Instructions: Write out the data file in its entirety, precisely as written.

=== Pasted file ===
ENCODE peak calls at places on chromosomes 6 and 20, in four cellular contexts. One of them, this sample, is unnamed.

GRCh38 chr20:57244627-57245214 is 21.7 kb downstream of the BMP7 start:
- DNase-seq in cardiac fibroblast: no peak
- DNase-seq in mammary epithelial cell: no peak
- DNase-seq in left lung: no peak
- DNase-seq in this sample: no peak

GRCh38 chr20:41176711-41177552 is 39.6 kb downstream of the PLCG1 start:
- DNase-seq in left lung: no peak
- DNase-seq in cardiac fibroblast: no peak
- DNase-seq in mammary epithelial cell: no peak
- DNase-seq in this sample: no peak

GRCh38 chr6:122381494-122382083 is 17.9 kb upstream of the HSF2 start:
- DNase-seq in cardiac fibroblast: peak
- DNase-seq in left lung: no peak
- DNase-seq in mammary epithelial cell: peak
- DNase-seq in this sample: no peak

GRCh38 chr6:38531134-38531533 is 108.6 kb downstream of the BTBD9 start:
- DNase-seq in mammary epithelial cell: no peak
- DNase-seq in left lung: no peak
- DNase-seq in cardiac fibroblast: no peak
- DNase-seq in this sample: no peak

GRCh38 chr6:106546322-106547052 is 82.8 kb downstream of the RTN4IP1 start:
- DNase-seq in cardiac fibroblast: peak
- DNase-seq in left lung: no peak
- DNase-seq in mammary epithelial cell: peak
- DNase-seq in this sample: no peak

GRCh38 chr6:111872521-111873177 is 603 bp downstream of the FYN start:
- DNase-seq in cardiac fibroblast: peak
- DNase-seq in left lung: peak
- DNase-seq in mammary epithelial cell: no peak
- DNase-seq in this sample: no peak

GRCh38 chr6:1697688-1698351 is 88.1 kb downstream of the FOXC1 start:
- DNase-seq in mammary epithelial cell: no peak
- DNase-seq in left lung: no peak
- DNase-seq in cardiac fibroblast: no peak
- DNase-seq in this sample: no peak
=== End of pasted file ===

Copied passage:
ENCODE peak calls at places on chromosomes 6 and 20, in four cellular contexts. One of them, this sample, is unnamed.

GRCh38 chr20:57244627-57245214 is 21.7 kb downstream of the BMP7 start:
- DNase-seq in cardiac fibroblast: no peak
- DNase-seq in mammary epithelial cell: no peak
- DNase-seq in left lung: no peak
- DNase-seq in this sample: no peak

GRCh38 chr20:41176711-41177552 is 39.6 kb downstream of the PLCG1 start:
- DNase-seq in left lung: no peak
- DNase-seq in cardiac fibroblast: no peak
- DNase-seq in mammary epithelial cell: no peak
- DNase-seq in this sample: no peak

GRCh38 chr6:122381494-122382083 is 17.9 kb upstream of the HSF2 start:
- DNase-seq in cardiac fibroblast: peak
- DNase-seq in left lung: no peak
- DNase-seq in mammary epithelial cell: peak
- DNase-seq in this sample: no peak

GRCh38 chr6:38531134-38531533 is 108.6 kb downstream of the BTBD9 start:
- DNase-seq in mammary epithelial cell: no peak
- DNase-seq in left lung: no peak
- DNase-seq in cardiac fibroblast: no peak
- DNase-seq in this sample: no peak

GRCh38 chr6:106546322-106547052 is 82.8 kb downstream of the RTN4IP1 start:
- DNase-seq in cardiac fibroblast: peak
- DNase-seq in left lung: no peak
- DNase-seq in mammary epithelial cell: peak
- DNase-seq in this sample: no peak

GRCh38 chr6:111872521-111873177 is 603 bp downstream of the FYN start:
- DNase-seq in cardiac fibroblast: peak
- DNase-seq in left lung: peak
- DNase-seq in mammary epithelial cell: no peak
- DNase-seq in this sample: no peak

GRCh38 chr6:1697688-1698351 is 88.1 kb downstream of the FOXC1 start:
- DNase-seq in mammary epithelial cell: no peak
- DNase-seq in left lung: no peak
- DNase-seq in cardiac fibroblast: no peak
- DNase-seq in this sample: no peak